At the beginning of this school year I quickly discovered that my new classroom didn't have a pencil sharpener. This was definitely the low point in a series of steps down.
During my student teaching year, the teacher whose room I was in had an electric sharpener. It was nice to have in the mornings. It was fast and easy, but it was really noisy. And, much to my amazement, I saw the students being rather indiscriminate with what they chose to sharpen in that fancy contraption. I personally would never have sharpened an eye-liner pencil. But, who knows, that may have more to do with the fact that I don't wear eye-liner and so have never experienced that emergency in English class when you need a sharp eye-liner pencil.
When that sharpener broke (OD'd on eye-liner) or the outlets it was plugged into were on the fritz, the students sent up a howl about having to use the one on the wall. It was so much effort after all.
Then last year I was on my own and only had that one mounted to the wall. The problem with it was that it was right by the door and the students had a tendency to knock off the shavings holder as they hustled in and out of the room. By the end of the school year, my hugely-pregnant self was very tired of picking it up off the floor; the semi-permanent pile of shavings wasn't that great either.
Then there was the small fact that it plain stunk as a sharpener. I suddenly understood why they had complained so much the year before. I had a student take a brand new pencil down to a 2-inch nub, not because he was procrastinating on doing his work (honestly), but because the sharpener kept biting off the end of the pencil. I ended up back there with him trying to pry it out. That sharpener definitely needed a new job, preferably one that provided it with more job satisfaction.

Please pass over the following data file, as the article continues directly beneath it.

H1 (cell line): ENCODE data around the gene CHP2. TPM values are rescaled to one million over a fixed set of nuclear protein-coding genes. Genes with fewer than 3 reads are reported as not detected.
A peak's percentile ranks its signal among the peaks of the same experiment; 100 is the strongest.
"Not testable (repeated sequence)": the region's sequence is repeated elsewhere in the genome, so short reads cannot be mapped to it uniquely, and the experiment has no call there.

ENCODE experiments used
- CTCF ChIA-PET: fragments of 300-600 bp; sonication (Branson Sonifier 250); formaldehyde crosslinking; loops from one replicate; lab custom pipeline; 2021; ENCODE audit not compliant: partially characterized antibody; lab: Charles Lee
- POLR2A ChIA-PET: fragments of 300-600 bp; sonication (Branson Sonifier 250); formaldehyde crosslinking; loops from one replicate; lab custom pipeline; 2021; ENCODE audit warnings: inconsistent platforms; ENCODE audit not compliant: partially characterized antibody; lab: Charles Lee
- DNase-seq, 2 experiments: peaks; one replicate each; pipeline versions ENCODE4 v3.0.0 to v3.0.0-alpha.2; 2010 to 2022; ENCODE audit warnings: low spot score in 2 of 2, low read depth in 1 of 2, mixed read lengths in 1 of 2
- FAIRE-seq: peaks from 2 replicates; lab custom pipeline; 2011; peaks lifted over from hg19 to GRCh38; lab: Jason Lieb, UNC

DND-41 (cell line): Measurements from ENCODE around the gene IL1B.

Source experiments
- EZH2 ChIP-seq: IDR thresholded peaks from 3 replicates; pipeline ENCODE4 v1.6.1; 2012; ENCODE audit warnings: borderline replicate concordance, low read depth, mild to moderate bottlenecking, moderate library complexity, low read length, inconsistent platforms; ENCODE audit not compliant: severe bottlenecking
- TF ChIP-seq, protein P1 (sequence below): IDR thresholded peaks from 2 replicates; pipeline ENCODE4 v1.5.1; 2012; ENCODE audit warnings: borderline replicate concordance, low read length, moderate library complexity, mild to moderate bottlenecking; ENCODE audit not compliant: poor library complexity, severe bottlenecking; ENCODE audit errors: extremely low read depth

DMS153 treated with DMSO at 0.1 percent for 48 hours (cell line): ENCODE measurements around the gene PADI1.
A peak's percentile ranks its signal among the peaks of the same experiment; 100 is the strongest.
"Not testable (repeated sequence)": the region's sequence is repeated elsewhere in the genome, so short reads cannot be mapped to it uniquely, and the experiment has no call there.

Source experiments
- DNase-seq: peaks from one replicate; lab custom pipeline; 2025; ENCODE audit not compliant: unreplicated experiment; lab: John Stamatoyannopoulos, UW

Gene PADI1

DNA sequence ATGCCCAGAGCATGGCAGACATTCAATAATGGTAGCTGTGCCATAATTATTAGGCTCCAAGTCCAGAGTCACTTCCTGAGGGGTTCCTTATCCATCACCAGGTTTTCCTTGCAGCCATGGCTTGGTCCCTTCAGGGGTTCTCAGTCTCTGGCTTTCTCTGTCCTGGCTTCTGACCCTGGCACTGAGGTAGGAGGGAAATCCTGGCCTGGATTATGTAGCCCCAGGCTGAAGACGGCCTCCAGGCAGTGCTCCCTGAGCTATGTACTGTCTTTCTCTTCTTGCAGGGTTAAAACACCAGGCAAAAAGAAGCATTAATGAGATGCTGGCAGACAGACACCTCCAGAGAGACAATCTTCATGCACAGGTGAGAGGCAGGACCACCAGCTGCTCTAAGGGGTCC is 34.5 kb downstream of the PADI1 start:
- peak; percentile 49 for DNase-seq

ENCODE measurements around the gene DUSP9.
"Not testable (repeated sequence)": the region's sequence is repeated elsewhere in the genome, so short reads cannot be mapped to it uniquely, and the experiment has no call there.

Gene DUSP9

This year nothing was in my room at all and while I was happy that students remembered to bring pencils, I was not happy to hear their complaining or to have to go scrounging for pens from my own stash (I think they actually breed in the bottoms of my bags). I was considering whether to buy one after the first week when I found one of those little sharpeners that I remember from elementary school. The kind with a small blade set in plastic with a cone-shaped hole. I've been using it ever since.
At the beginning of the year, the students complained just as loudly as they did when the electric one broke that first year. But, they stopped when they realized it really was all I had and that I use it, too. I think it also helped that I personally sharpened pencils for a bunch of them one day.
Then they started picking up something else about it: this thing sharpens pencils pretty perfectly. This is one seriously good sharpener; it takes pride in its work. I've yet to have a student spend the whole class sharpening their pencil and they sharpen the pencil over the trash can so their are no shavings on the floor (usually).
It's been a bit of a miracle that I've never lost it. It's been near the perilous clutter of my desk and loaned to students who "return" it to unusual places. Really? With the glue sticks? Really?
I started thinking about all of this today after I had a student walk in at the beginning of lunch from her math room across the hall and ask to borrow my sharpener knowing full well what she was asking for. Who knew such a little thing would be so great!
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